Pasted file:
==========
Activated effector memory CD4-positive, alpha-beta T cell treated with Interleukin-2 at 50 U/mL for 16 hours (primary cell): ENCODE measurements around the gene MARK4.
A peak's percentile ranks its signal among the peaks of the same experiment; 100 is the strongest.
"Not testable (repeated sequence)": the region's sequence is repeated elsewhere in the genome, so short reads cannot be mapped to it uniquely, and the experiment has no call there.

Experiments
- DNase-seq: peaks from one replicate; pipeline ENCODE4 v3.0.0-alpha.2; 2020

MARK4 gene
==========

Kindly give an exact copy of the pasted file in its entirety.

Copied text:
Activated effector memory CD4-positive, alpha-beta T cell treated with Interleukin-2 at 50 U/mL for 16 hours (primary cell): ENCODE measurements around the gene MARK4.
A peak's percentile ranks its signal among the peaks of the same experiment; 100 is the strongest.
"Not testable (repeated sequence)": the region's sequence is repeated elsewhere in the genome, so short reads cannot be mapped to it uniquely, and the experiment has no call there.

Experiments
- DNase-seq: peaks from one replicate; pipeline ENCODE4 v3.0.0-alpha.2; 2020

MARK4 gene